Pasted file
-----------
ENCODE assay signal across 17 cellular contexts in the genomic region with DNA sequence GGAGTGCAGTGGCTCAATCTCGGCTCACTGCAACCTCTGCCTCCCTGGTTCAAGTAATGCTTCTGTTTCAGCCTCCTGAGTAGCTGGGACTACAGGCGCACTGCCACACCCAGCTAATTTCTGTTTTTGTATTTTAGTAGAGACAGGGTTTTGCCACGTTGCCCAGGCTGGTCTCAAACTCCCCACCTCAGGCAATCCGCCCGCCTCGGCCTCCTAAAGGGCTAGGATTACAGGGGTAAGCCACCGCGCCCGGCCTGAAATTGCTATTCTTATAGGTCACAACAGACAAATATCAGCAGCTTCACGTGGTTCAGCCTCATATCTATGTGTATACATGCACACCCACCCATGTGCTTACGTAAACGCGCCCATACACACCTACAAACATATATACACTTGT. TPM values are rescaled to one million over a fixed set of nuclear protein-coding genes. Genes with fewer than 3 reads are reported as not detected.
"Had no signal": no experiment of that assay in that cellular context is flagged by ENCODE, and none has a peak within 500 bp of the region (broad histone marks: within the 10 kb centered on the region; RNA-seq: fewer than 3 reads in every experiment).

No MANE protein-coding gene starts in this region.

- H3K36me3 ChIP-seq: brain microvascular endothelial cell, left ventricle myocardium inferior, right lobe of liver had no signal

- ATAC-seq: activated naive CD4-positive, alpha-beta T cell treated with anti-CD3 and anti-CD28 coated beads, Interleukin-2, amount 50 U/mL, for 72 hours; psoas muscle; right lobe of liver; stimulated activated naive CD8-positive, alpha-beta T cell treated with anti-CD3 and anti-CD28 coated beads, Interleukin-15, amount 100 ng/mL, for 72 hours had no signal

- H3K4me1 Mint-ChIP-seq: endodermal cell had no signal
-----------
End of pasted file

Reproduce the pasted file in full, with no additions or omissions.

ENCODE assay signal across 17 cellular contexts in the genomic region with DNA sequence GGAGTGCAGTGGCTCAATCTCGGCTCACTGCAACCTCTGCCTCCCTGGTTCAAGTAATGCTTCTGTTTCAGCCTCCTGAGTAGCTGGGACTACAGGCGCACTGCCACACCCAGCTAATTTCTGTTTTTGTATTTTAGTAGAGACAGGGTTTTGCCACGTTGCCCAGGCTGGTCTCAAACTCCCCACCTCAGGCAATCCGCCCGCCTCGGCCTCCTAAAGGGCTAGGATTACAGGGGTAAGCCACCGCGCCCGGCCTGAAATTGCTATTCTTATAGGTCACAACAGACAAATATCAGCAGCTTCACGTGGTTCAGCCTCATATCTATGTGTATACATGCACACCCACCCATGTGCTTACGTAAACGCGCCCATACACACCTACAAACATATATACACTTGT. TPM values are rescaled to one million over a fixed set of nuclear protein-coding genes. Genes with fewer than 3 reads are reported as not detected.
"Had no signal": no experiment of that assay in that cellular context is flagged by ENCODE, and none has a peak within 500 bp of the region (broad histone marks: within the 10 kb centered on the region; RNA-seq: fewer than 3 reads in every experiment).

No MANE protein-coding gene starts in this region.

- H3K36me3 ChIP-seq: brain microvascular endothelial cell, left ventricle myocardium inferior, right lobe of liver had no signal

- ATAC-seq: activated naive CD4-positive, alpha-beta T cell treated with anti-CD3 and anti-CD28 coated beads, Interleukin-2, amount 50 U/mL, for 72 hours; psoas muscle; right lobe of liver; stimulated activated naive CD8-positive, alpha-beta T cell treated with anti-CD3 and anti-CD28 coated beads, Interleukin-15, amount 100 ng/mL, for 72 hours had no signal

- H3K4me1 Mint-ChIP-seq: endodermal cell had no signal